Time to start wrapping things up. Does the Sony a900 surpass the D3x in terms of image quality? The answer is simply no, it doesn't. However, I don't think the D3x surpasses the Sony below ISO 1600 either, and this is where the real merit of the a900 lies. Sony managed within two short years of entering the dSLR market to produce a machine that competes with the best that the two behemoths of Canon and Nikon can offer, and in certain ways (Carl Zeiss optics, full frame image stabilization, intelligent preview) even surpass them. Did I mention this comes at a price 1/3 as much as the D3x? Maybe I wouldn't rather have an a900 than a D3x but I would definately rather have the a900 plus two beautiful Zeiss lenses than a D3x body. Sorry CNet, but seriously take another look at this piece. That video review doesn't even begin to do this camera justice, and it really does deserve better.
Pros Resolution Color
Cons NONE That I can find
Summary The CNet reviewer is an idiot comparing the speed of the 24mp A900 with the 12mp 300D. All things being equal the camera with the smaller file will always be faster. Also the focusing speed is very lens dependent. This camera should be paired with the superior Zeiss lenses not the kit tested. What about the A900's superior 100% viewfinder? What about the best resolution available for under $3000? What about the tank like build quality? I with my 40+ years of photographic experience have more knowledge of cameras in my finger nail than this reviewer has in their whole body. Anybody seriously looking at a camera of this caliber should not be reading CNet as these fools wouldn't know a good DSLR from a phone camera. CNet, stick to reviewing P&S cameras.
Pros I've taken a little over a thousand photos with the A900 to date and I couldn't be happier with this camera. Whether shooting at night, low- light, or bright lighted conditions, the A900 has performed admirably. Works perfectly with Minolta G lenses.
Cons None to date. Autofocusing is good with my Minolta G series lenses. I've had no issues with the image processing speed (and I shoot almost exclusively in RAW). Image color reproduction is excellent. Detail is sharp at the highest ISO I use (800).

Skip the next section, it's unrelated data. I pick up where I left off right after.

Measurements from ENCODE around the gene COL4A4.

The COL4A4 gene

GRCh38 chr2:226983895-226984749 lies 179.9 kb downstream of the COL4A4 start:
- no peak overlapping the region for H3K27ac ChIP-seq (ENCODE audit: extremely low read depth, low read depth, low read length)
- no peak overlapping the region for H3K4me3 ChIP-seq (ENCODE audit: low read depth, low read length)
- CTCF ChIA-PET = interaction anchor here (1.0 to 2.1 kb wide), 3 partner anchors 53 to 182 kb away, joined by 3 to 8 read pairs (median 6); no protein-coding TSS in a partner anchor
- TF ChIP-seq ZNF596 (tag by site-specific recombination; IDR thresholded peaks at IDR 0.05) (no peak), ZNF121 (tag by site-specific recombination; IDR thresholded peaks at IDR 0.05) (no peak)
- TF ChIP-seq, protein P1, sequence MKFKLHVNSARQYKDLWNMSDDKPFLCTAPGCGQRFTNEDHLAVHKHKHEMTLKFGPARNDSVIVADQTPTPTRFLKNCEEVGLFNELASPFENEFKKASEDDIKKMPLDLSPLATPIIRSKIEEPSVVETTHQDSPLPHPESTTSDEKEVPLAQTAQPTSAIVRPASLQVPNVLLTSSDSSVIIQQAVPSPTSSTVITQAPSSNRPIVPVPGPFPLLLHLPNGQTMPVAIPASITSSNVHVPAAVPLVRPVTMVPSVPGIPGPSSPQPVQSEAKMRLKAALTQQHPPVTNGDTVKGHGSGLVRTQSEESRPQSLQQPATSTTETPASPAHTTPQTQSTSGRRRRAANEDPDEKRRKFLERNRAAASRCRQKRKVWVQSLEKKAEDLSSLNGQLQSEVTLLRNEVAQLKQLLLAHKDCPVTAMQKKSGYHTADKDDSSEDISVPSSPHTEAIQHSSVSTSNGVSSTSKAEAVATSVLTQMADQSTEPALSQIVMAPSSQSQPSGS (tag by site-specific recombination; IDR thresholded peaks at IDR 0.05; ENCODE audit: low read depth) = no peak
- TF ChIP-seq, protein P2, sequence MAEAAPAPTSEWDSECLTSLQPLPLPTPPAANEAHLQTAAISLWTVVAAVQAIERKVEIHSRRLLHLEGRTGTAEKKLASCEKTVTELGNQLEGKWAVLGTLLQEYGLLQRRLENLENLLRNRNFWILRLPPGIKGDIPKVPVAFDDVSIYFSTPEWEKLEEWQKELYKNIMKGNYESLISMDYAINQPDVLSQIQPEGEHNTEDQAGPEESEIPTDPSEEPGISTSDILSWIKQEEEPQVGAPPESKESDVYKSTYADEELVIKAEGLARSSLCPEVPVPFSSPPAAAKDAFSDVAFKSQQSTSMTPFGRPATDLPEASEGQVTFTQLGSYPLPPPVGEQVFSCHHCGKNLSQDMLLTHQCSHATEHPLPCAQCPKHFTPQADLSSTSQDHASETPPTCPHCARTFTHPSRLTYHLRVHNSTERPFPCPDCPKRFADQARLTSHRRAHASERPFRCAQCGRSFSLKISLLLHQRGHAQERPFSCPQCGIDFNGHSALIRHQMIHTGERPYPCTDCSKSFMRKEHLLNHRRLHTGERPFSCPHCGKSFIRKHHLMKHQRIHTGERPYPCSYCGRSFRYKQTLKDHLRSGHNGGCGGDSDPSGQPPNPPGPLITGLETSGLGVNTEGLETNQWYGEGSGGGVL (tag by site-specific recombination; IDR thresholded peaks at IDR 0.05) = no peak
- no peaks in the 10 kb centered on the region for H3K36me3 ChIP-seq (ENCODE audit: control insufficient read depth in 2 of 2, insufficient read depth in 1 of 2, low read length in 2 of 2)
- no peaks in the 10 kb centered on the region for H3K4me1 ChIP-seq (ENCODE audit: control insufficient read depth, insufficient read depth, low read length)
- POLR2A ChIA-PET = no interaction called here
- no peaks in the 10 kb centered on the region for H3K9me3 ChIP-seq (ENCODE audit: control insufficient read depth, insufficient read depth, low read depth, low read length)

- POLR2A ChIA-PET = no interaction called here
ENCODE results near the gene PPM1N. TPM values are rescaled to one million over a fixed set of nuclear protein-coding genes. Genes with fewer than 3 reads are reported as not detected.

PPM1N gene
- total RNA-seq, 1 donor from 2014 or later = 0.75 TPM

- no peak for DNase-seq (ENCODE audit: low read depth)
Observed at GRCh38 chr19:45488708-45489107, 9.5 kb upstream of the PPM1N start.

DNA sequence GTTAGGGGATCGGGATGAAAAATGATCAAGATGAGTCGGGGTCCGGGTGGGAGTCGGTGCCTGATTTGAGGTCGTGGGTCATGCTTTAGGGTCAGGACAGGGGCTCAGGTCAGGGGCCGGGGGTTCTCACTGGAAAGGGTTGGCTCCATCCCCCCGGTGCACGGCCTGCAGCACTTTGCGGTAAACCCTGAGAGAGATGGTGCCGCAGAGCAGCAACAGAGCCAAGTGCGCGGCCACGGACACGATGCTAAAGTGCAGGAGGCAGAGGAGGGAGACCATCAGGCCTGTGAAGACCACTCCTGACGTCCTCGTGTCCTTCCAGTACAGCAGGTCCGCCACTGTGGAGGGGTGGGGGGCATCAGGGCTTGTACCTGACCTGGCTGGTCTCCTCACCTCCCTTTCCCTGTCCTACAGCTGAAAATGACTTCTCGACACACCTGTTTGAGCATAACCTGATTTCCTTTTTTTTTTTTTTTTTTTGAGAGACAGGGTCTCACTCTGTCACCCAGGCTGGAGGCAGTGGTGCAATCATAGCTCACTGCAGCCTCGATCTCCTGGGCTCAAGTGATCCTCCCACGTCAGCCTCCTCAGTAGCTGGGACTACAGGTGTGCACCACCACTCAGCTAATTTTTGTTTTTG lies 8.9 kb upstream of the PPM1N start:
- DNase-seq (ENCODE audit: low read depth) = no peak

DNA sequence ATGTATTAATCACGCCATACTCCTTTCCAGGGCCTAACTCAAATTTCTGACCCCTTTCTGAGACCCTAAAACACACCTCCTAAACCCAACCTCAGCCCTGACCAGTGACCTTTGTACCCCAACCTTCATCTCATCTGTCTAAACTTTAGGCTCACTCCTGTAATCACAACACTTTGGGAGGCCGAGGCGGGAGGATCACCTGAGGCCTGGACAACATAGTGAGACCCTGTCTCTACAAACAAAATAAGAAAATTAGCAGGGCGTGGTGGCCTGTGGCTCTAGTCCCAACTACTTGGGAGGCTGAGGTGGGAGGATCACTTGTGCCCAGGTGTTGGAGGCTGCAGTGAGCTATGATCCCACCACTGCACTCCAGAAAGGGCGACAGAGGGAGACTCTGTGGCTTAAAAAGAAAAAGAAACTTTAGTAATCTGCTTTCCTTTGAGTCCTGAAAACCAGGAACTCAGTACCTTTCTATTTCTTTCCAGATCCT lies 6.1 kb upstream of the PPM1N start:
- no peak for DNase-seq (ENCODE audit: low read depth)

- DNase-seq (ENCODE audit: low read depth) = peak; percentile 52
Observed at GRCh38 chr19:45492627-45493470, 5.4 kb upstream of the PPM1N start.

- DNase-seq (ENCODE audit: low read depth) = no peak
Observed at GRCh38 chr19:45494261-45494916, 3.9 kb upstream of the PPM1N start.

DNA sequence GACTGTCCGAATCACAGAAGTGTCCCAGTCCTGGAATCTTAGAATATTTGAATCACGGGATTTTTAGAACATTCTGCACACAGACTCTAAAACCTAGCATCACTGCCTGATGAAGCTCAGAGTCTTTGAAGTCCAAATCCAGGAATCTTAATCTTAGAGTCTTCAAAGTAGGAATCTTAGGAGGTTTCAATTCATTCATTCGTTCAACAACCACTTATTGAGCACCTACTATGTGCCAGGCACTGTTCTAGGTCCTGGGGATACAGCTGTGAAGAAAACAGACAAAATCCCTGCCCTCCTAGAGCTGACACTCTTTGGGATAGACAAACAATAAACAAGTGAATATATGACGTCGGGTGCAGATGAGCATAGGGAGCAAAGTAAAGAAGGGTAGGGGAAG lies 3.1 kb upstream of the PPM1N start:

Summary I don't see how you can go wrong with this purchase - whether you're a semi-pro like me or a full fledged professional. I haven't had any of the issues mentioned in the CNET review. The steadyshot inside works very well, making all of my Minolta G Series lenses image stabilized - a huge advantage. If you want the same magificent image reproduction that this sensor provides, but don't like the SONY logo on your camera, I'd recommend the NIKON D3X. It uses the same high megapixel SONY manufactured sensor as the A900 in a package that retails for $8,000. I think that alone illustrates the value this camera provides.
Pros Highest resolution SLR for the lowest cost by far. Excellent image quality. Full frame built in anti shake for every lens you own, including primes like 50 mm.
Cons The Nikon and Canon gang will tell you not to buy it because its name does not begin with N or C. Other than that, you can't go wrong.
Summary This is an excellent camera. The images are the best I have ever seen. The Sony interface is also the easiest and fastest to use of all the SLR brands. Takes Minolta, Sony, and Zeiss lenses.
Pros Solid build quality, uncomplicated operation, nice size, weight and feel, access to amazingly sharp Zeiss lenses - overall an excellent photographic tool. Produces amazing images - in body stabilization for all lenses a huge feature.
Cons None to speak of.
Summary A lot has been said in online reviews about high ISO noise, which made me hesitate as a long time Minolta / Sony user, and made me consider defecting to Canon. I looked at the 5DmkII, but Canon doesn't have access to some of the amazing Sony / Zeiss lenses which are superb, and the in-body stabilization really tipped it into Sony's favor for me personally. The Sony appears to be 1 to 2 stops behind Canon in high ISO performance, and after 2 months of shooting with the camera, it's something that I can live with. The AM58 flash is very versatile, with the pivoting head that Canon and Nikon don't match, the 500 reflex lens is a great tool that I carry in my backpack every day. I'm very happy that I stuck with Sony and upgraded to the Alpha 900. I have to say that I am disappointed with the CNET review "A good first try"? How about a solid performance that brings Sony into the realm of the finest photographic tools available today?